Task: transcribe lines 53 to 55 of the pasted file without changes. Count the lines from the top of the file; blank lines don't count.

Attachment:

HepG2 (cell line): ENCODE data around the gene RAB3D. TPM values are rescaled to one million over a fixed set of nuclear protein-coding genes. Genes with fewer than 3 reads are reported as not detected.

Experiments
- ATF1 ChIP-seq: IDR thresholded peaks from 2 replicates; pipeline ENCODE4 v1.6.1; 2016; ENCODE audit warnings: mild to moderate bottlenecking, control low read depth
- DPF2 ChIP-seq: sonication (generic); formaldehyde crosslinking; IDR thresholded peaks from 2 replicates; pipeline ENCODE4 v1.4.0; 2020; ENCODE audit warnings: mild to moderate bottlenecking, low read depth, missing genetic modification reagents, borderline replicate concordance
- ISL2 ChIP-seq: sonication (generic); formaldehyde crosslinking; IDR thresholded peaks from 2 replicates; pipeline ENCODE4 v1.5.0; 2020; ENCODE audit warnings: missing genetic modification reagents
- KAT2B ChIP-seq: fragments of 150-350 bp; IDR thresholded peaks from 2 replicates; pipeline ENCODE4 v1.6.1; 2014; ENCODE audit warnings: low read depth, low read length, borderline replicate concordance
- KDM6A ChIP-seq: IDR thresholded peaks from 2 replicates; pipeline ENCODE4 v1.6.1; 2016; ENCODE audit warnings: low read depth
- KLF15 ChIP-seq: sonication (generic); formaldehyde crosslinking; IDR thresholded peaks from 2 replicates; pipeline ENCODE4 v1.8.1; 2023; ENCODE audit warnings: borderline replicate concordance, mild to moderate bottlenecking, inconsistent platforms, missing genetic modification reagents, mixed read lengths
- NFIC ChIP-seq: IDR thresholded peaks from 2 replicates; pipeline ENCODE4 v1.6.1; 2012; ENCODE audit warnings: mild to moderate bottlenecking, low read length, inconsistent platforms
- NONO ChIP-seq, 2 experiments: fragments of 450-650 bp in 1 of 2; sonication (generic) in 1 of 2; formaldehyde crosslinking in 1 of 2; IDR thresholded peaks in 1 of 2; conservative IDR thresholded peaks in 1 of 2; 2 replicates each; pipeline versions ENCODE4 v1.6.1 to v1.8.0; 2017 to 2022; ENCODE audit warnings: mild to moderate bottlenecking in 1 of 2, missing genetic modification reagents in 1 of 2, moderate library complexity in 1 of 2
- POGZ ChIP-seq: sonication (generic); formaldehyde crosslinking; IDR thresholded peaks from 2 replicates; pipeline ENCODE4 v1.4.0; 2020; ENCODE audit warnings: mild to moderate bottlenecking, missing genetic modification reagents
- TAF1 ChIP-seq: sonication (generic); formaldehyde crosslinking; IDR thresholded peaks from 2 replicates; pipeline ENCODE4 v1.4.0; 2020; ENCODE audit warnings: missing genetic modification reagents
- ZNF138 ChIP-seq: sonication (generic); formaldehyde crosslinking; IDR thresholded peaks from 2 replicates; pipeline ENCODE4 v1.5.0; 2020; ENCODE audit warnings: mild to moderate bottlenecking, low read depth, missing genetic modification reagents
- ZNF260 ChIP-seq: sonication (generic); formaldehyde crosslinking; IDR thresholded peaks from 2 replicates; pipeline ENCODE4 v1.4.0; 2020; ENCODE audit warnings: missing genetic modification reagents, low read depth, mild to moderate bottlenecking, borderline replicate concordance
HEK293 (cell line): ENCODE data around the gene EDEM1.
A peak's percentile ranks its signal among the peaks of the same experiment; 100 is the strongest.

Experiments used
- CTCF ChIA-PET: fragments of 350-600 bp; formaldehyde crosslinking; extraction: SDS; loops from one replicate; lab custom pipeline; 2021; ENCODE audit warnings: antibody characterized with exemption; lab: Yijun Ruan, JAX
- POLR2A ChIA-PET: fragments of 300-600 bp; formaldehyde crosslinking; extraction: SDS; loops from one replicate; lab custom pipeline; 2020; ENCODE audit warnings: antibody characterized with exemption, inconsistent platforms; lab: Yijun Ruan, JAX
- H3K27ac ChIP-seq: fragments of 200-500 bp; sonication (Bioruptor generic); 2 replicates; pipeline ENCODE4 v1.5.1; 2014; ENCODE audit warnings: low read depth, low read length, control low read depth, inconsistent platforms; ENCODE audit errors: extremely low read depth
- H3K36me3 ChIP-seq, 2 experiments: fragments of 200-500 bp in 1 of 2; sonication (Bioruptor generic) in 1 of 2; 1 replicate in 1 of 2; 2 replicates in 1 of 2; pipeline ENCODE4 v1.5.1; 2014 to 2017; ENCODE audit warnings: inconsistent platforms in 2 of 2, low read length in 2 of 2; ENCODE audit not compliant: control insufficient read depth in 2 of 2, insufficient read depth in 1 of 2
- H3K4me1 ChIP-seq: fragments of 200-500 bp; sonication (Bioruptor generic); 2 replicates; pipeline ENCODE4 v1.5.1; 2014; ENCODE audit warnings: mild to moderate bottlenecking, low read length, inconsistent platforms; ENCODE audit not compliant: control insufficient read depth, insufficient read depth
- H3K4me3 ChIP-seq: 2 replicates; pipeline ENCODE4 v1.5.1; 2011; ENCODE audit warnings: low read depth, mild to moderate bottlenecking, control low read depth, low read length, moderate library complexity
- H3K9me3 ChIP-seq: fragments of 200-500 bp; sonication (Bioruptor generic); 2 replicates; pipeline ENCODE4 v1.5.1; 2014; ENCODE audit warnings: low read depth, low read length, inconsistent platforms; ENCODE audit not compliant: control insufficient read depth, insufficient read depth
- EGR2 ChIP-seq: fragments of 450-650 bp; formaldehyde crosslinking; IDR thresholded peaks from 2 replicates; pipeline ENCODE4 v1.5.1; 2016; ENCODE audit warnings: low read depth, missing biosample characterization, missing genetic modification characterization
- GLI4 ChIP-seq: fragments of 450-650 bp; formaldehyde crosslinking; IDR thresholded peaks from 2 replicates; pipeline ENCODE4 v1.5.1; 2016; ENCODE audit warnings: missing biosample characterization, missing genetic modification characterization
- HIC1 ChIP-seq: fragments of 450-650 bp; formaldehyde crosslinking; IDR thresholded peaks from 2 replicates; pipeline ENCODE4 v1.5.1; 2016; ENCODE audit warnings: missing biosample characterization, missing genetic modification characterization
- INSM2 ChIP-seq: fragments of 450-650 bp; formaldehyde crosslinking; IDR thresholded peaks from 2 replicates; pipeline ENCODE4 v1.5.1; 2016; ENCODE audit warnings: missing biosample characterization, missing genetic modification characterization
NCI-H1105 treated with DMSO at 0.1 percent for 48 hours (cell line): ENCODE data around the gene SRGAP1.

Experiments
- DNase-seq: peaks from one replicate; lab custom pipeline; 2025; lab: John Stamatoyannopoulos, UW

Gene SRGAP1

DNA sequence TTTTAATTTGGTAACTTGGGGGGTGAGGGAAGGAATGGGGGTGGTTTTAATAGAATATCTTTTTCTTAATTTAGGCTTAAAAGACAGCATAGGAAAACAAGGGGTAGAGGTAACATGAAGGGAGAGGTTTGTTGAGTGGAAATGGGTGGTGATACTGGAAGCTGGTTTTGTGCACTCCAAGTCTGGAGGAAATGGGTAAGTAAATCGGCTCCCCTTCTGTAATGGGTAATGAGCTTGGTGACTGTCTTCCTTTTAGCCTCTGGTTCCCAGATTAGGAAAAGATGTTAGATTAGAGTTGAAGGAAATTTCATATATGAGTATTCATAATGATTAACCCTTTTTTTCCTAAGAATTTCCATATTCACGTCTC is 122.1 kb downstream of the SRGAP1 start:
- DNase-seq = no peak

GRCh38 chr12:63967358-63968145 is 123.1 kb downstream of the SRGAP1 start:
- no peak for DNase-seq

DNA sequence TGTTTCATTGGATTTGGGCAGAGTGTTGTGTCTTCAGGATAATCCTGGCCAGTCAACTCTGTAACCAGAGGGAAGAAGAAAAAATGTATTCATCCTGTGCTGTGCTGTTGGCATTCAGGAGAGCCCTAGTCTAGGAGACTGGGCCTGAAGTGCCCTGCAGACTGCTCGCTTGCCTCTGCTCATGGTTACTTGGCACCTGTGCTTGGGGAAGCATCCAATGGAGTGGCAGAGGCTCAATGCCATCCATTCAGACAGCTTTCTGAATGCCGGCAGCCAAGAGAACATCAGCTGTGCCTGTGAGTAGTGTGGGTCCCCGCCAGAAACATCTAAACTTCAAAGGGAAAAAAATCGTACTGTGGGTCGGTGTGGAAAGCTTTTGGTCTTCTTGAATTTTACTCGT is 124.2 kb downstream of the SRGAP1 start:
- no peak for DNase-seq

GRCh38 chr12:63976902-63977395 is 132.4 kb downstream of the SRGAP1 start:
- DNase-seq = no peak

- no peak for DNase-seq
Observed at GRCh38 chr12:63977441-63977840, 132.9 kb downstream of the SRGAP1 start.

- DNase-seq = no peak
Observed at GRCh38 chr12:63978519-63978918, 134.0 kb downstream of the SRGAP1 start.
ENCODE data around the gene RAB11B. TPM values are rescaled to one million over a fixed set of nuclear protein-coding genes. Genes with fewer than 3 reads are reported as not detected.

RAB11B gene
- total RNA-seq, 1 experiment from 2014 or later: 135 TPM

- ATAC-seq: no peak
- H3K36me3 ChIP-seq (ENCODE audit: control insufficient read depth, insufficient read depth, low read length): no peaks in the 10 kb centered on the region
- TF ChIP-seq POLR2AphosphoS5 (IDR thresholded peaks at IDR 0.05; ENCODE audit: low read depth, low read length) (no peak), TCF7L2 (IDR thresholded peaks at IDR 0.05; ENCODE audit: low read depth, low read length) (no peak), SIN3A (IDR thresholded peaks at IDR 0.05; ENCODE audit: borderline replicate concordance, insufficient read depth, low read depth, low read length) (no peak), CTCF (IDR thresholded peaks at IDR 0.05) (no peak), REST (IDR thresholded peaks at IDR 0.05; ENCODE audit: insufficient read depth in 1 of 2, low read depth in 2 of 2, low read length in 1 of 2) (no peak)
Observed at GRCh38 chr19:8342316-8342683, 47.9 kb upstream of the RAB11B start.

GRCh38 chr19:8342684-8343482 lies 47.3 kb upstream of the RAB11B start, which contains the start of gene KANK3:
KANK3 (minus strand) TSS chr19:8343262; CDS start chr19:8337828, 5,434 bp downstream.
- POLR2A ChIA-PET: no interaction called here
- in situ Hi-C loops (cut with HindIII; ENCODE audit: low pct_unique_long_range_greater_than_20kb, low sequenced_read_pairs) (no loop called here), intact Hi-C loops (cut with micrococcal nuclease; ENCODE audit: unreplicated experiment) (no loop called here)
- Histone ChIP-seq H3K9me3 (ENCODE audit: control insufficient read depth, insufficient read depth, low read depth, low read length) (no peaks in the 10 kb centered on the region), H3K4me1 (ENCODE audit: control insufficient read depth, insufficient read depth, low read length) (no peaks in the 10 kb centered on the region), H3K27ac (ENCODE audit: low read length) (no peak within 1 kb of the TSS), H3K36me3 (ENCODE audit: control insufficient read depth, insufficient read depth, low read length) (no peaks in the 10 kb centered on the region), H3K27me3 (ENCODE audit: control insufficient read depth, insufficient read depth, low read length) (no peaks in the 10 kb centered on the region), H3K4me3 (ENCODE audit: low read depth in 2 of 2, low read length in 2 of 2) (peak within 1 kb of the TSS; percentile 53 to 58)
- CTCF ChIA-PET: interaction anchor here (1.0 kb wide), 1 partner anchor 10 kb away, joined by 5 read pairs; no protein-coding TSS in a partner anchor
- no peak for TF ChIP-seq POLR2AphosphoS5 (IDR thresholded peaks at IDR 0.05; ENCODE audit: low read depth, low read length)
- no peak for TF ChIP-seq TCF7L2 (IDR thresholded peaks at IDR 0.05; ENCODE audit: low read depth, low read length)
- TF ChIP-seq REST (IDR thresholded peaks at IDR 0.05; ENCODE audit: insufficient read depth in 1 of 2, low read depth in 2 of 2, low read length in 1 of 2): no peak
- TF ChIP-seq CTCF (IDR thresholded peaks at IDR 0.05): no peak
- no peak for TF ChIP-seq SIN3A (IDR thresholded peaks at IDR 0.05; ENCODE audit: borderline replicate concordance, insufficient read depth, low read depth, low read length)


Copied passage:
KANK3 (minus strand) TSS chr19:8343262; CDS start chr19:8337828, 5,434 bp downstream.
- POLR2A ChIA-PET: no interaction called here
- in situ Hi-C loops (cut with HindIII; ENCODE audit: low pct_unique_long_range_greater_than_20kb, low sequenced_read_pairs) (no loop called here), intact Hi-C loops (cut with micrococcal nuclease; ENCODE audit: unreplicated experiment) (no loop called here)